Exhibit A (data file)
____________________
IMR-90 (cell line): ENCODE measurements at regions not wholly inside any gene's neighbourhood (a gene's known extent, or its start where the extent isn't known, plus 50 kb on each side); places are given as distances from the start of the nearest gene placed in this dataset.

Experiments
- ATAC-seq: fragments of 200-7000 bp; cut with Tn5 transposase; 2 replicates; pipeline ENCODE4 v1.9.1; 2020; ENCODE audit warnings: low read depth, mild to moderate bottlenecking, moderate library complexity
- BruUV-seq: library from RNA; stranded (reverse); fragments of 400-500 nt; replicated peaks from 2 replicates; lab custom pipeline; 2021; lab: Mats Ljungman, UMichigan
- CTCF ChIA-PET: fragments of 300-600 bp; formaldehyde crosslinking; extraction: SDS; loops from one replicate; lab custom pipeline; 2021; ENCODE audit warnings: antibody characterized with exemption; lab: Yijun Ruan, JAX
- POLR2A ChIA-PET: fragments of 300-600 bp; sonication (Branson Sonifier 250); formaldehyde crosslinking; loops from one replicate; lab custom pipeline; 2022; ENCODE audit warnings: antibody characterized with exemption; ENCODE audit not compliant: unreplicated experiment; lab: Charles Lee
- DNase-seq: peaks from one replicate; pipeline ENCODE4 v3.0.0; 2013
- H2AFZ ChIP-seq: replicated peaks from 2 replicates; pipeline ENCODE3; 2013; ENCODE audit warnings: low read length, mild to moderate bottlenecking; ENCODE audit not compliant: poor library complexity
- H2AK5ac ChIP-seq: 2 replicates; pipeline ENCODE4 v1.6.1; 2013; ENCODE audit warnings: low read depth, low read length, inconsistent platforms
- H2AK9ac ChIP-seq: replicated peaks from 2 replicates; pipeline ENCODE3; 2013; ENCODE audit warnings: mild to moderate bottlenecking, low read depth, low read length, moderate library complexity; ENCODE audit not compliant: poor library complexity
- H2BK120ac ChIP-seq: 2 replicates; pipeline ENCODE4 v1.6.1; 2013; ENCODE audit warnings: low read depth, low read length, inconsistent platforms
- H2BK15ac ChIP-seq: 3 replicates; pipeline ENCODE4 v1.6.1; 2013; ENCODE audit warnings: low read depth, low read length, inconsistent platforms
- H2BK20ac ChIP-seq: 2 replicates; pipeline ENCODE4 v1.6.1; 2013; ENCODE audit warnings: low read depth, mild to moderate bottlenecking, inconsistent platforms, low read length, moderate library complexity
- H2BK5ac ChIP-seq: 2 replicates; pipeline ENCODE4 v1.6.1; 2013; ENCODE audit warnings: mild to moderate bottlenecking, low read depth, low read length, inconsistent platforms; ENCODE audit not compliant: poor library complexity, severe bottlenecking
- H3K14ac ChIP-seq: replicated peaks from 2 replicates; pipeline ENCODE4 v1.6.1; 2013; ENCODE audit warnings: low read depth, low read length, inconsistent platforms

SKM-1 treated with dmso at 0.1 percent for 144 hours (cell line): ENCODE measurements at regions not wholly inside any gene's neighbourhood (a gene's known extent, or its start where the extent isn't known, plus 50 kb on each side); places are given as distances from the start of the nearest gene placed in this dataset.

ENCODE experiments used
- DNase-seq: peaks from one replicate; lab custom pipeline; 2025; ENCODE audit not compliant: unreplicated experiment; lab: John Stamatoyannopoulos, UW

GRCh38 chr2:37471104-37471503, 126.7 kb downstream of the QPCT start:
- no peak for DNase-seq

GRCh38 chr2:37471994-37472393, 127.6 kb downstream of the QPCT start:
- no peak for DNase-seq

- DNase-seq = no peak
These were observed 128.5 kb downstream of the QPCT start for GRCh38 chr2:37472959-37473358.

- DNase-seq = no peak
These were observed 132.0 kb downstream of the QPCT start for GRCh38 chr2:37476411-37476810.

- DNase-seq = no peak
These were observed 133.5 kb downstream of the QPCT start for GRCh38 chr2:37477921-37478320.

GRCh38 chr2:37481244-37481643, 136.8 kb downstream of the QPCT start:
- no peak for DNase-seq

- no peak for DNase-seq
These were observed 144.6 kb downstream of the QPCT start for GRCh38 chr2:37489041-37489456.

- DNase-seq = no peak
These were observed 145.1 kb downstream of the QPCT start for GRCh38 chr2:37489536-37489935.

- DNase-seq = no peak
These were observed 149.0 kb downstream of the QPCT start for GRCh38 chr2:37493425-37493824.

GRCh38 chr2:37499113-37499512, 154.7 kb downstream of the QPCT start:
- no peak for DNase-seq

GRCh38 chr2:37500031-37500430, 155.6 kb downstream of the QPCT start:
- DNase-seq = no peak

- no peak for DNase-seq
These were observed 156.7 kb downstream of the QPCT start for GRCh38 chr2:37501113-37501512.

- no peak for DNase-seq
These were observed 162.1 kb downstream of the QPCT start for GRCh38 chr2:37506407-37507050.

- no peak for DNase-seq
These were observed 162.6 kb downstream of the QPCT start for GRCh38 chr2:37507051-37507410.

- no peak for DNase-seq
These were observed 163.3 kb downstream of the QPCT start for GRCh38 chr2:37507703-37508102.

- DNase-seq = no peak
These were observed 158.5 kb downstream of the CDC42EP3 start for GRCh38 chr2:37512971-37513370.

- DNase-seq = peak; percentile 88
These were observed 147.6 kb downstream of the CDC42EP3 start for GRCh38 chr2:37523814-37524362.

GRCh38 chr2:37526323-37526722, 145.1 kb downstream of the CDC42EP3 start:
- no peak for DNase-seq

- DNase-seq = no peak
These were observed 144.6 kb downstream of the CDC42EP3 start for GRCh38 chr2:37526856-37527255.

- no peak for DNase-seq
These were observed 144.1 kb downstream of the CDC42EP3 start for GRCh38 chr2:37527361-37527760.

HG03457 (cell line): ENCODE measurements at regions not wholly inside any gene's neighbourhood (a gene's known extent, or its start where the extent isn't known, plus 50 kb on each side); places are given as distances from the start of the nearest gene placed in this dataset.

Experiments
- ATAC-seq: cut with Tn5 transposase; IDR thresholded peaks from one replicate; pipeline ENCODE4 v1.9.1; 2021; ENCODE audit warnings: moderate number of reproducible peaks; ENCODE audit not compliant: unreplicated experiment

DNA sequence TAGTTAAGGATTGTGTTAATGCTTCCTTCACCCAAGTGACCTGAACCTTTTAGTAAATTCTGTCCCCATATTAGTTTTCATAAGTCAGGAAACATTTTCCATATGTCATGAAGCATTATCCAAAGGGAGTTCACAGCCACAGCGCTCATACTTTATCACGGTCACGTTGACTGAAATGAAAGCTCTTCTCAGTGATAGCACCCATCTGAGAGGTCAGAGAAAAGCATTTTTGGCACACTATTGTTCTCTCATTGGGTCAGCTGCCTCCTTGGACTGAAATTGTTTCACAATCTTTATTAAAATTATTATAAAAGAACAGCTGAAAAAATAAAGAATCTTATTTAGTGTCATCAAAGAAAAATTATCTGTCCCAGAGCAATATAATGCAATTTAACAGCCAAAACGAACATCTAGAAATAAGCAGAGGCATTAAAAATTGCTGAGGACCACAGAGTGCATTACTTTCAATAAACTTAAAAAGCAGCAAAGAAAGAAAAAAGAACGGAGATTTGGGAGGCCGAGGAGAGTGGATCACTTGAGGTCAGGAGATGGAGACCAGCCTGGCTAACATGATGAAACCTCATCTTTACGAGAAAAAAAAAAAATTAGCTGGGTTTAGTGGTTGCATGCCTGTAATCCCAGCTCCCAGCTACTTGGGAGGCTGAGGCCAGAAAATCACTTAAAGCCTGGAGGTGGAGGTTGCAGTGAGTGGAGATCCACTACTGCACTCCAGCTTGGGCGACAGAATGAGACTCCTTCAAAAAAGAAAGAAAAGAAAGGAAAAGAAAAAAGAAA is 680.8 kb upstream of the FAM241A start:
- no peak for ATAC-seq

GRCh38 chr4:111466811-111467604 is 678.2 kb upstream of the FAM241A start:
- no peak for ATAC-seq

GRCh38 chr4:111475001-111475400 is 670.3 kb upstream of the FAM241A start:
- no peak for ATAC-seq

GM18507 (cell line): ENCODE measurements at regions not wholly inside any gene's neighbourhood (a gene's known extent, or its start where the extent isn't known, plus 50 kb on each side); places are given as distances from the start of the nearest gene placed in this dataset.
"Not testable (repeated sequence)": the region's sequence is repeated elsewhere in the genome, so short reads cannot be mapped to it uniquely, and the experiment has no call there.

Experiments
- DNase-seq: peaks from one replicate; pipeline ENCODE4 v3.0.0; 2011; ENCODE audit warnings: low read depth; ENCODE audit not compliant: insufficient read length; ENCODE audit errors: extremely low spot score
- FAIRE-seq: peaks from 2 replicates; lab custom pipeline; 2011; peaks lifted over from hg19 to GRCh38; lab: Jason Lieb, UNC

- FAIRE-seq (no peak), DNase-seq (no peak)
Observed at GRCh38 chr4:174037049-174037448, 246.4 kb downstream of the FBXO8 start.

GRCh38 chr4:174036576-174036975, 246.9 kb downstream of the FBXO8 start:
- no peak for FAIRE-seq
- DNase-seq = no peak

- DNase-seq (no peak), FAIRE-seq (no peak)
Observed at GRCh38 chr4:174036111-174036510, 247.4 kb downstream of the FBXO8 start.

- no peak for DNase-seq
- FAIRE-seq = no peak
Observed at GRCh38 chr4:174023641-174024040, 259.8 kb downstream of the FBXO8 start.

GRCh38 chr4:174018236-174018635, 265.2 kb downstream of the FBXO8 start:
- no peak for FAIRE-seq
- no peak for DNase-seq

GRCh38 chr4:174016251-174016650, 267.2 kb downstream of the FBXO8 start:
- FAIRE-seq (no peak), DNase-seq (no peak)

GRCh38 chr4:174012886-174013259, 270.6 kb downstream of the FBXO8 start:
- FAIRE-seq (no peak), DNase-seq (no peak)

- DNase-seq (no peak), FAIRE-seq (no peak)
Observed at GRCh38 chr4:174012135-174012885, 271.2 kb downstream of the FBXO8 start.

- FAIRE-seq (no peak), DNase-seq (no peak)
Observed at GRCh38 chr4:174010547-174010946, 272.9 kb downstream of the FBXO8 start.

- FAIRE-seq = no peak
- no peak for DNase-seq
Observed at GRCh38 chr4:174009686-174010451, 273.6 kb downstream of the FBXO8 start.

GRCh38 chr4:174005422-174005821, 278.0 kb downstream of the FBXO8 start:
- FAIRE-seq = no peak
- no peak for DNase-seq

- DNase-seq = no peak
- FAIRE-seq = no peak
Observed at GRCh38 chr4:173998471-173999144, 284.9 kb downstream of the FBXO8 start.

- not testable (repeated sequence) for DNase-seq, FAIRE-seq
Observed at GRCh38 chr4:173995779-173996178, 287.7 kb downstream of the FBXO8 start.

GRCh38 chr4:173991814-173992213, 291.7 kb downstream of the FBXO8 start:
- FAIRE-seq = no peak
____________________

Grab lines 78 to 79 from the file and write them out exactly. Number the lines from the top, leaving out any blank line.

- DNase-seq (no peak), FAIRE-seq (no peak)
Observed at GRCh38 chr4:174036111-174036510, 247.4 kb downstream of the FBXO8 start.